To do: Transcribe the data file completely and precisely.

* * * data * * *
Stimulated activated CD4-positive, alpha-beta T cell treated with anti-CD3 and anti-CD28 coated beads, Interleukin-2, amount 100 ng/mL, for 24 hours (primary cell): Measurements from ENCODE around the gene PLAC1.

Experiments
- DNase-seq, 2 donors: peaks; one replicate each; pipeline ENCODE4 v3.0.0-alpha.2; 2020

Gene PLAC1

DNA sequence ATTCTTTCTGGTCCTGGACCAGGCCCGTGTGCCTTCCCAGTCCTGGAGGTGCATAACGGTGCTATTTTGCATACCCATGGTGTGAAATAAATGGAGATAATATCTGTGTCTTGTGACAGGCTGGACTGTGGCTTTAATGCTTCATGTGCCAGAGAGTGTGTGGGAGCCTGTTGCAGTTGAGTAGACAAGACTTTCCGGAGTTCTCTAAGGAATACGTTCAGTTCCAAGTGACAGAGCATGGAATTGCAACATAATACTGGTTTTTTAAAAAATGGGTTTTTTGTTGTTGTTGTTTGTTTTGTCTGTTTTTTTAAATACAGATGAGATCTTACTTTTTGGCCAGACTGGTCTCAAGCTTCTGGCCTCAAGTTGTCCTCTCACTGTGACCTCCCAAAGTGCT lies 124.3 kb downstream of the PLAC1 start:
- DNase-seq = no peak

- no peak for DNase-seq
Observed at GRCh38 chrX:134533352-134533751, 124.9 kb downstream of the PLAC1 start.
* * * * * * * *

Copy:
Stimulated activated CD4-positive, alpha-beta T cell treated with anti-CD3 and anti-CD28 coated beads, Interleukin-2, amount 100 ng/mL, for 24 hours (primary cell): Measurements from ENCODE around the gene PLAC1.

Experiments
- DNase-seq, 2 donors: peaks; one replicate each; pipeline ENCODE4 v3.0.0-alpha.2; 2020

Gene PLAC1

DNA sequence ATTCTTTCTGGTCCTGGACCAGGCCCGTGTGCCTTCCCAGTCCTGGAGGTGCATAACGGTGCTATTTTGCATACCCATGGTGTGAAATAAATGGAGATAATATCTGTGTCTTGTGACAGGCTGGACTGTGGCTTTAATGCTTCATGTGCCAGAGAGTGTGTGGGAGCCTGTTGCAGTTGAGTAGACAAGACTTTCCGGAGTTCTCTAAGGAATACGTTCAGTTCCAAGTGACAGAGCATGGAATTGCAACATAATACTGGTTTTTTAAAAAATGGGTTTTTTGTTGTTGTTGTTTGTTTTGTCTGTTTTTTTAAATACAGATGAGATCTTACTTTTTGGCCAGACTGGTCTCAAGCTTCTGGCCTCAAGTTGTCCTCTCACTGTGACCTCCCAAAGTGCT lies 124.3 kb downstream of the PLAC1 start:
- DNase-seq = no peak

- no peak for DNase-seq
Observed at GRCh38 chrX:134533352-134533751, 124.9 kb downstream of the PLAC1 start.